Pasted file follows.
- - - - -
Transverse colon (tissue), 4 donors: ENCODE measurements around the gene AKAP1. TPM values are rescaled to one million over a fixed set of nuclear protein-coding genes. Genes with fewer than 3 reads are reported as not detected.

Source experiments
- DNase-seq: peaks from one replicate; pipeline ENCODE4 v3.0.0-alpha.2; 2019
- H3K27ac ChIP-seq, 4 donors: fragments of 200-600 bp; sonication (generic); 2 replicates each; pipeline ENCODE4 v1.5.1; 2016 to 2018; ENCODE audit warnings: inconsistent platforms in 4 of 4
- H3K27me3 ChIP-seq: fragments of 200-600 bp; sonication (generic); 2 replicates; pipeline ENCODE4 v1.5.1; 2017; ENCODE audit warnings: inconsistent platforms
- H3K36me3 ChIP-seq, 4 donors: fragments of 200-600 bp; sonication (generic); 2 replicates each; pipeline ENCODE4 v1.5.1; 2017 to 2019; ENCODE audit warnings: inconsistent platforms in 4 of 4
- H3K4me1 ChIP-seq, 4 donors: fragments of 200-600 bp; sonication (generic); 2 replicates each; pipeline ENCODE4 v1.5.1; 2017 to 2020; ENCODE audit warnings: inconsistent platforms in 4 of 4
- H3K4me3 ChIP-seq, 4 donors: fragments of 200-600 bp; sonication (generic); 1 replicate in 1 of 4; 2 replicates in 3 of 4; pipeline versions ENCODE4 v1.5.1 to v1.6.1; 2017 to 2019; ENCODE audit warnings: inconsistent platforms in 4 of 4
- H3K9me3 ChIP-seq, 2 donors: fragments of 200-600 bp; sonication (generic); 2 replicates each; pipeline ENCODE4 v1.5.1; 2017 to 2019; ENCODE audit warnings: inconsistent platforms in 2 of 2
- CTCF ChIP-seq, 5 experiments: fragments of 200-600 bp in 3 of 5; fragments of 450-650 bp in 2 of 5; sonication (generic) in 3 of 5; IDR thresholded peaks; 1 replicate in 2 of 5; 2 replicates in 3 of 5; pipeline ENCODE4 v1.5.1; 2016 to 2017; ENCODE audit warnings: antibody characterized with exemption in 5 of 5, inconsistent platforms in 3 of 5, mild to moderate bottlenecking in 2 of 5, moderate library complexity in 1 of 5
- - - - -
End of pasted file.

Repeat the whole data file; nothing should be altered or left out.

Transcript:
Transverse colon (tissue), 4 donors: ENCODE measurements around the gene AKAP1. TPM values are rescaled to one million over a fixed set of nuclear protein-coding genes. Genes with fewer than 3 reads are reported as not detected.

Source experiments
- DNase-seq: peaks from one replicate; pipeline ENCODE4 v3.0.0-alpha.2; 2019
- H3K27ac ChIP-seq, 4 donors: fragments of 200-600 bp; sonication (generic); 2 replicates each; pipeline ENCODE4 v1.5.1; 2016 to 2018; ENCODE audit warnings: inconsistent platforms in 4 of 4
- H3K27me3 ChIP-seq: fragments of 200-600 bp; sonication (generic); 2 replicates; pipeline ENCODE4 v1.5.1; 2017; ENCODE audit warnings: inconsistent platforms
- H3K36me3 ChIP-seq, 4 donors: fragments of 200-600 bp; sonication (generic); 2 replicates each; pipeline ENCODE4 v1.5.1; 2017 to 2019; ENCODE audit warnings: inconsistent platforms in 4 of 4
- H3K4me1 ChIP-seq, 4 donors: fragments of 200-600 bp; sonication (generic); 2 replicates each; pipeline ENCODE4 v1.5.1; 2017 to 2020; ENCODE audit warnings: inconsistent platforms in 4 of 4
- H3K4me3 ChIP-seq, 4 donors: fragments of 200-600 bp; sonication (generic); 1 replicate in 1 of 4; 2 replicates in 3 of 4; pipeline versions ENCODE4 v1.5.1 to v1.6.1; 2017 to 2019; ENCODE audit warnings: inconsistent platforms in 4 of 4
- H3K9me3 ChIP-seq, 2 donors: fragments of 200-600 bp; sonication (generic); 2 replicates each; pipeline ENCODE4 v1.5.1; 2017 to 2019; ENCODE audit warnings: inconsistent platforms in 2 of 2
- CTCF ChIP-seq, 5 experiments: fragments of 200-600 bp in 3 of 5; fragments of 450-650 bp in 2 of 5; sonication (generic) in 3 of 5; IDR thresholded peaks; 1 replicate in 2 of 5; 2 replicates in 3 of 5; pipeline ENCODE4 v1.5.1; 2016 to 2017; ENCODE audit warnings: antibody characterized with exemption in 5 of 5, inconsistent platforms in 3 of 5, mild to moderate bottlenecking in 2 of 5, moderate library complexity in 1 of 5